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Sigman Shapiro


Thoughts on Gifts and thankfulness

I was unable to post this in time for the US holiday – but I don’t believe that the celebration of thankfulness for life’s gifts should be confined to one, special day. 

Autumn 1973

Two weeks ago we visited our kids – the ones who live in the Bay Area.  It was in lieu of our usual family Thanksgiving gathering.  Life has begun to scatter all of us, and assembling every year to feast and reconnect is not as easy as it once was.

Part of that trip was a long afternoon and evening visiting our daughter in Berkeley.  She has just moved there to finish her college work at UC.  We walked the campus and saw where her classes are held.  We strolled the streets and visited her apartment. 

The stroll lasted hours and took me over ground I had walked thousands of times when I was her age.  Besides the joy of seeing a familiar place through my daughter’s beautiful eyes, the memories that it stirred were rich and, on the whole, warm. 

As I reflect back on it all now, I am reminded of an autumn and winter almost forty years ago when it was hard to see the gifts that life was offering.

I was 27, with three kids and a low paying job.   My wife had left me to “find herself” and I had to give her almost everything I earned to support her and the kids.  I moved everything I had into a friend’s garage and packed myself a backpack of clothes – then hit the streets. 

It was late autumn and wet and cold in Berkeley – so sleeping in doorways would have been a bad scene.  Fortunately, I had friends who would let me crash on their couches.  I made a rule – Never stay anywhere more than two nights in a row – So I didn’t become a nuisance – at least not too fast.   I had 4 or 5 places to rotate to and always managed to get to work on time and do my job so I could earn money for us all.

After three months, a friend found me a cheap place to live in his building and I began to put my life back together.  Times were financially rough for us (me and the kids) for 3 or 4 years but gradually got better.

We ate basic food, made do with used clothes and found objects, connected to the joys that nature offered, and relied on love, and laughter, and closeness to get us through.

So, what did I learn?  Never give up; but use your energy wisely ; don’t fight what you can’t change.  And, when you are truly down, if you open yourself to the universe, the gifts you truly need will find you – not the things you think you need or the things you think you want – but what you truly need will be there.

Simply put, I learned to be thankful for every day I wake with breath in my lungs and people I love in my life.

I wish the same for all of you.

Trimming the Tree

They’re tending to the trees again.
I can hear them down the lane;
the whine of the machines
like distant music,
if mutilation was a song.

I will not step outside,
will not fuel my outrage

No need to watch to know
the creature stands docile
awaiting its fate;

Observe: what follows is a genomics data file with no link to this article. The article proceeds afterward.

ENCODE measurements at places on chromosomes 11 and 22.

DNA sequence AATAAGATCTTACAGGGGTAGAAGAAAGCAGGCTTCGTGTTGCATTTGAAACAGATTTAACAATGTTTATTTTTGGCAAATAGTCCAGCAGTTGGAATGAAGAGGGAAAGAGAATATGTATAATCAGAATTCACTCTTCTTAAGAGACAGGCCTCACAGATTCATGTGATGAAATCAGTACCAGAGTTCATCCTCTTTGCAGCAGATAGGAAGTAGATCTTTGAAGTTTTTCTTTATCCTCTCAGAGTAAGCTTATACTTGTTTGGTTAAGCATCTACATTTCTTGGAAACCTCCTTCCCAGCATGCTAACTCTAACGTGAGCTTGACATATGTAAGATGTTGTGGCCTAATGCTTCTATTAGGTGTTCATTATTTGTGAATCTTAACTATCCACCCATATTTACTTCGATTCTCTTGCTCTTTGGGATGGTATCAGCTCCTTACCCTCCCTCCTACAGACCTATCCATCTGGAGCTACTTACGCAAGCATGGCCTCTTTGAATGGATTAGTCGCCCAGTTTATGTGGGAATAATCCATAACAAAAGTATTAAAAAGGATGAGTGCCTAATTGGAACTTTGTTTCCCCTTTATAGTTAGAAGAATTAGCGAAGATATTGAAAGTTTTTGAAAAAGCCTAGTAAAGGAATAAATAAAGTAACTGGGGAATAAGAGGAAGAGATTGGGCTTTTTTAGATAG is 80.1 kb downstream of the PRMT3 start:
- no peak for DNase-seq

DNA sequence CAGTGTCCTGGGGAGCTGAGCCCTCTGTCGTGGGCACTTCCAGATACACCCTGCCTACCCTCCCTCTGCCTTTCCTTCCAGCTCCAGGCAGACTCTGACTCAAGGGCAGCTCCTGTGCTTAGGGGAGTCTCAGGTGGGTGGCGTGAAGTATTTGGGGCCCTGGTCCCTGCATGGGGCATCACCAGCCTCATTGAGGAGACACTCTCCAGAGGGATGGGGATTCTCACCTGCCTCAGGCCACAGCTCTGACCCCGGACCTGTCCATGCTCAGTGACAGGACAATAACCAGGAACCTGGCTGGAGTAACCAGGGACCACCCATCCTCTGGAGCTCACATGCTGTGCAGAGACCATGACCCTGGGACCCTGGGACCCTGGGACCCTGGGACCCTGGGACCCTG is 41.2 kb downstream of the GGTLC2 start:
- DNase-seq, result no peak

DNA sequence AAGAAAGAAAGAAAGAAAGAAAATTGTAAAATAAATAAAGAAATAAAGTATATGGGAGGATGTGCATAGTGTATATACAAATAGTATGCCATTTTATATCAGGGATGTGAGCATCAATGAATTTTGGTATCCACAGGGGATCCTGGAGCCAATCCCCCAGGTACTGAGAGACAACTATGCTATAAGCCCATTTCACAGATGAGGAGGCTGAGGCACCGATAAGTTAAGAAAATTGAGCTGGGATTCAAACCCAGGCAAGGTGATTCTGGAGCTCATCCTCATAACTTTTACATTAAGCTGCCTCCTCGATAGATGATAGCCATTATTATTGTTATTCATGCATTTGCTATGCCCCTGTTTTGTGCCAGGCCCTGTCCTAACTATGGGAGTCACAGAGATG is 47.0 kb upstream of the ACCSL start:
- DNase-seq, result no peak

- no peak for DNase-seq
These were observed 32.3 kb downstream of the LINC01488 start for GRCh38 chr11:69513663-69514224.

No need to hear the roar
of the saws or the cry of the
branches as they crash and fall;

No need to fill my nostrils
with the stink of sawdust
and petroleum exhaust.

This is not about letting in
the light and air or clearing out
the dead and weak undergrowth;
not about trees needing people
or people needing trees.

This is not about beauty;
guiding the tree to find the latent
form concealed within its genes;
water, light and land transformed
to wood and leaf in air.

This is about convenience,
removing an annoyance,
so many leaves to rake,
so much life, too large, too near;
its very success an affront;

And it is about money
for men with families to feed,
who climb the ladders
and wield the saws.
It is a job, what they do.

They do not hate the trees,
no more than the soldiers
hated the prophet when they
nailed him to the cross;
no more than they hated
the tree they killed to make it.

Musings on the real “Black Gold”

I started out young with the easy stuff – Good and Plenty at the Saturday matinee – a nickel a box and lots of sugar.

I moved on to ropes and twists as I got older.   I experimented with flavors (only red and brown I swear – never purple – couldn’t stoop that low) but they were not the real thing.   I even tried those funny little layered pastel things that your old aunt puts in the bowl on the table when the other ladies come to play cards – but they were not for me. 

I had better luck with anise Liqueur (Galliano is my favorite) and anise Italian soda syrup. 

But, no matter how far I roamed – I always came back to the basics – good old black, strong, chewy licorice.

Now I have graduated to hard licorice buttons (difficult to find) and Dutch cats and salt licorice.  I have no shame left – I eat it right out in public – though most folks wrinkle up their noses at the thought.

Got about a 1/4 to 1/2 pound a week habit – but as long as the supply never runs out – I’ll be just fine!

October Morning

The heat finally broke last night.
For weeks Summer has held stubbornly
to its grip on the land;
a rude guest, staying late,